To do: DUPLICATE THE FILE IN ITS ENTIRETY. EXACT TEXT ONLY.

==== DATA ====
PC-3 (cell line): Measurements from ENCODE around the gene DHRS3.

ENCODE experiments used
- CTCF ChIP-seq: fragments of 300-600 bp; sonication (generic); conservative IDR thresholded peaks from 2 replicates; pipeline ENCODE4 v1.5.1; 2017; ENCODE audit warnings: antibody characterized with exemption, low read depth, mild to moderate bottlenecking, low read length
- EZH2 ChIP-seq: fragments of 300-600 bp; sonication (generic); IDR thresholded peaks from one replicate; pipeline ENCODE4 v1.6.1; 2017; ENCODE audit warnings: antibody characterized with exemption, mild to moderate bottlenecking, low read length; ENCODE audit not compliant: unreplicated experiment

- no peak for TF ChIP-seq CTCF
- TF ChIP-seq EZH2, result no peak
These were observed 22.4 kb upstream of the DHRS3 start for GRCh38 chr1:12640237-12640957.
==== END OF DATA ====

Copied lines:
PC-3 (cell line): Measurements from ENCODE around the gene DHRS3.

ENCODE experiments used
- CTCF ChIP-seq: fragments of 300-600 bp; sonication (generic); conservative IDR thresholded peaks from 2 replicates; pipeline ENCODE4 v1.5.1; 2017; ENCODE audit warnings: antibody characterized with exemption, low read depth, mild to moderate bottlenecking, low read length
- EZH2 ChIP-seq: fragments of 300-600 bp; sonication (generic); IDR thresholded peaks from one replicate; pipeline ENCODE4 v1.6.1; 2017; ENCODE audit warnings: antibody characterized with exemption, mild to moderate bottlenecking, low read length; ENCODE audit not compliant: unreplicated experiment

- no peak for TF ChIP-seq CTCF
- TF ChIP-seq EZH2, result no peak
These were observed 22.4 kb upstream of the DHRS3 start for GRCh38 chr1:12640237-12640957.